Maui Island Overview

Hawaii's amazing natural diversity has 10 of the world's 14 climate zones. On Maui, you can lounge on a sunny beach in the morning and explore a jungle rain forest before lunch. Drive upcountry through an arid landscape to a high mountain forest. Top off your day in the chilly subalpine climate of a 10,000-ft volcano. Experience local wildlife and plants, some found no where else in the world.

Discovering Maui's unique towns and villages adds to the days adventures. From the whaling village inspired shopping in Lahaina to the wooden sidewalk in the paniolo (cowboy) town of Makawao, each area has its own flavor. Not to mention ono grinds (really good food) which you can check out on our dining guide. 





West Maui

West Maui has the most abundant sunshine of anywhere on the island. Once the playground of island ali'i (royalty), the area is a favorite of visitors from around the world. Be sure to check out Lahaina's numerous historical sites.

The charming sea port is also a launching spot for a snorkel, dive or fishing charter. Hop a ferry to another island, browse ocean front stores or have a delicious open air meal. Further up the coast, Kaanapali Beach, set among high end-resorts, is a large, sunny swath of golden sand, great for people watching. Traveling further north, the population thins and snorkeling and hiking opportunities increase. See our beach guide or more hikes on our nature page.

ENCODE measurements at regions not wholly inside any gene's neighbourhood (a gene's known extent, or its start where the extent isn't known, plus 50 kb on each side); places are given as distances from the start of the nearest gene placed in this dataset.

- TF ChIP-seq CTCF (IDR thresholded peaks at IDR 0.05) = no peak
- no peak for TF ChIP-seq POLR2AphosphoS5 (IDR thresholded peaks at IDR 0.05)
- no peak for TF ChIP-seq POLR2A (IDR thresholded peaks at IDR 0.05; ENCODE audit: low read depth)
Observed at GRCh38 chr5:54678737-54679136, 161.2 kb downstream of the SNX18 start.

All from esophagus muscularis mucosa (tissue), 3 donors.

Central Maui

Maui was created from two volcanos, and Central Maui is the isthmus that connects them. Quaint Maalaea Harbor village lies to the south, while the business centers of Kahului and Wailuku are to the north. 

While in central Maui, pick up vacation supplies and groceries at Costco and Walmart. Just outside of Wailuku, a must see is Iao Valley State park, or hike the challenging Waihee Ridge Trail. 


Upcountry & Haleakala

Diverse upcountry includes the towns, vineyards, ranch lands and parks on the slopes of Haleakala. Cowboys and artists blend naturally in residential neighborhoods and create an authentic visitor experience.

Paniolo (cowboys) compete at rodeo and polo grounds above the rustic town of Makawao, Mosey in and out of original Makawao storefronts and round up unique gifts, or browse galleries of filled with Maui artwork. The road from town up to the 10,000-ft summit of Haleakala is nothing short of stunning, with sweeping views of the entire island. Check out our Haleakala info before visiting.


Northshore

With a laid-back beach-town surfer vibe, Paia is home to quirky shops, a big health food store and awesome casual open air dining. It's also a great place to grab a picnic lunch on the way to Hana or one of the local surf spots.

The wind comes up strong off the Northshore, making for world-class surfing, windsurfing and kiteboarding. Even if you are not ready to hang ten, there are perfect spots to watch the action, such as the overlook at Hookipa


Road to Hana & East Maui

A winding road, with a waterfall or jaw dropping ocean view around almost every curve, ends in a remote town that is Maui's most Hawaiian. Start early and take your time- making stops along the way is half the fun.

Among stops are black, red and golden sand beaches, lava caves, tropical gardens and a roadside stand with the best banana bread around. Get an excellent history of the area at the Hana Cultural Center, mingle with the locals at Hana bay and buy a shave ice before continuing on to more beach parks, such as the Pools of Ohe'o.

Destination Maui Vacations
Administrative Office:
380 Huku Li’I Place, Suite 206
Kihei, HI 96753
808-879-0080
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